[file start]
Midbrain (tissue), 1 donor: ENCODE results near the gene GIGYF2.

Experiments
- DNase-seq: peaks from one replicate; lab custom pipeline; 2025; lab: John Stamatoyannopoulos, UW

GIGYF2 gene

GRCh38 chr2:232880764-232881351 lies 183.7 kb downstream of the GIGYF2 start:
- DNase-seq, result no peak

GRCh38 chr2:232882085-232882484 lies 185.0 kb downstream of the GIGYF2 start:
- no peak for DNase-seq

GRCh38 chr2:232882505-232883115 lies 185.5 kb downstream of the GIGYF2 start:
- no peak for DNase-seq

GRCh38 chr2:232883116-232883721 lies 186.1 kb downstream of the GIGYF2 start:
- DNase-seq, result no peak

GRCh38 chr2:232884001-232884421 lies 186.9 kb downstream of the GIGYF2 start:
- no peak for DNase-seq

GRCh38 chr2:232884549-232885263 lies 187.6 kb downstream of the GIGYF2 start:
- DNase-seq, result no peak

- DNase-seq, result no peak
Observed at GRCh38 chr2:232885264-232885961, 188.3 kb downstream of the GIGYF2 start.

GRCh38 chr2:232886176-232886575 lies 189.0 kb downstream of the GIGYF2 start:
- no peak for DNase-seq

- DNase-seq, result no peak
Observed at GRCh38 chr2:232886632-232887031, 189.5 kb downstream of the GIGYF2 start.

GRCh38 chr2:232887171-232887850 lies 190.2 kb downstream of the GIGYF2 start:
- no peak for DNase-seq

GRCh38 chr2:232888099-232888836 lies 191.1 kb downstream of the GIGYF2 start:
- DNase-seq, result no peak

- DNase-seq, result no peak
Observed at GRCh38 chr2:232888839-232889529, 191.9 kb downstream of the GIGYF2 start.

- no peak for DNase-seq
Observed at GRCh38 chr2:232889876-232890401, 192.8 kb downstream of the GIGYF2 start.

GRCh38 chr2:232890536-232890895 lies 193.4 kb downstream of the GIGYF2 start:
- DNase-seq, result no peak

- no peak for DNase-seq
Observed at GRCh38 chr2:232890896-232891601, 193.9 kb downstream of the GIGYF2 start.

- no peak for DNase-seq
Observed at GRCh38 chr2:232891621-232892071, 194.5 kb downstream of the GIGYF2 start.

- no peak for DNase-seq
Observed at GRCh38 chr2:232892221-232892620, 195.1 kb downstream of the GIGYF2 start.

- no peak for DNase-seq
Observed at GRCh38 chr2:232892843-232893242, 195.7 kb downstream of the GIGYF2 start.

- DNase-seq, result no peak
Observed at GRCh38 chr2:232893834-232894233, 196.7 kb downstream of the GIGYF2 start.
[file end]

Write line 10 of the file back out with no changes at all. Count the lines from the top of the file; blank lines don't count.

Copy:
- no peak for DNase-seq